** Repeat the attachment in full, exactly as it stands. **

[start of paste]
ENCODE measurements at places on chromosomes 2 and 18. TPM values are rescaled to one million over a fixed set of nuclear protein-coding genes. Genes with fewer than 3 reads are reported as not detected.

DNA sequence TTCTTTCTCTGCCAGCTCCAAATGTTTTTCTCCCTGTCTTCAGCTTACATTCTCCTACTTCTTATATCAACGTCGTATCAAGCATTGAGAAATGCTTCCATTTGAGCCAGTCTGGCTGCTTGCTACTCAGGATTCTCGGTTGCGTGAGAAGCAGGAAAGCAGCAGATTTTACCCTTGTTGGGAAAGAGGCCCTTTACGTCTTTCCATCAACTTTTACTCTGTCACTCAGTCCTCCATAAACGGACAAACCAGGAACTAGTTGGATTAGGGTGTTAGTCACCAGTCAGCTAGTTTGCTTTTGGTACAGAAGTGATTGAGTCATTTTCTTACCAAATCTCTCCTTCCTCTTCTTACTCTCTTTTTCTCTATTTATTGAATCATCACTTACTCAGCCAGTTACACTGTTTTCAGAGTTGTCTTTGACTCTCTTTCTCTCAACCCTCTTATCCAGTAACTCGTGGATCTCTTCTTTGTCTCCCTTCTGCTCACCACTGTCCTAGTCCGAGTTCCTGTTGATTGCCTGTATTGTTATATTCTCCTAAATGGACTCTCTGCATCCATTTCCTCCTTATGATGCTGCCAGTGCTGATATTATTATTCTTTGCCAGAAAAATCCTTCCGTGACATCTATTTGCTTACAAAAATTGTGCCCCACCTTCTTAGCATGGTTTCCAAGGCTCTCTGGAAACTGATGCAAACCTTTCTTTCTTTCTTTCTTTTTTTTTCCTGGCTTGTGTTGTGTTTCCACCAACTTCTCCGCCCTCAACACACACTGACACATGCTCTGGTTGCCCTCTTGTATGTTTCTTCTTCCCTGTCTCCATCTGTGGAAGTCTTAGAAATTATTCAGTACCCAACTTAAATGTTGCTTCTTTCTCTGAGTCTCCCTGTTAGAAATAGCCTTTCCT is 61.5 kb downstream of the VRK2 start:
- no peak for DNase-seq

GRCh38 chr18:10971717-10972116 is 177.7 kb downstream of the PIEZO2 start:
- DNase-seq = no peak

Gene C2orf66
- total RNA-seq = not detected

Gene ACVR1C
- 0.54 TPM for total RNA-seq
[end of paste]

ENCODE measurements at places on chromosomes 2 and 18. TPM values are rescaled to one million over a fixed set of nuclear protein-coding genes. Genes with fewer than 3 reads are reported as not detected.

DNA sequence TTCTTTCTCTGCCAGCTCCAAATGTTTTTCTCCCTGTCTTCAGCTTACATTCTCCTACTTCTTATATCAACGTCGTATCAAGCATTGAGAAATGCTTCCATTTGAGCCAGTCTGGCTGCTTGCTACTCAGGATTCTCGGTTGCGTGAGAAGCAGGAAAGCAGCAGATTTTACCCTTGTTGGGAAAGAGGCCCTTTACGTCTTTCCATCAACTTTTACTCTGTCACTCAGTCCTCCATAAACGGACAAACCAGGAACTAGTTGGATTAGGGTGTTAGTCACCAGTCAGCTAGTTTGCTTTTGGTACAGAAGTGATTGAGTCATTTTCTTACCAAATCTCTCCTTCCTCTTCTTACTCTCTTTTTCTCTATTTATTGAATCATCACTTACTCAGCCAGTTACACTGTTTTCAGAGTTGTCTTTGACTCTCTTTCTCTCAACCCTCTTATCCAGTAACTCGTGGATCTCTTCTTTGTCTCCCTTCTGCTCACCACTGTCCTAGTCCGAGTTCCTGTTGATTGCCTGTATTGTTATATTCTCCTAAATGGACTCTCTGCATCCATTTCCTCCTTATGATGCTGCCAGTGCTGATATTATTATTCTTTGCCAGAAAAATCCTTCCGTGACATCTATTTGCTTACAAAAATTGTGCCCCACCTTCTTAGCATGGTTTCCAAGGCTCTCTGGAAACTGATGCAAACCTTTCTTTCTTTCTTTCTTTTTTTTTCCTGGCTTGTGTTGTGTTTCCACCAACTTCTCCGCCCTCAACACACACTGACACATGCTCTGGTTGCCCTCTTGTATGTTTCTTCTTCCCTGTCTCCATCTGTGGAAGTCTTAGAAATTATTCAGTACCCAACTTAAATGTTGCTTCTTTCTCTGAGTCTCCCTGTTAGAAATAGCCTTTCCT is 61.5 kb downstream of the VRK2 start:
- no peak for DNase-seq

GRCh38 chr18:10971717-10972116 is 177.7 kb downstream of the PIEZO2 start:
- DNase-seq = no peak

Gene C2orf66
- total RNA-seq = not detected

Gene ACVR1C
- 0.54 TPM for total RNA-seq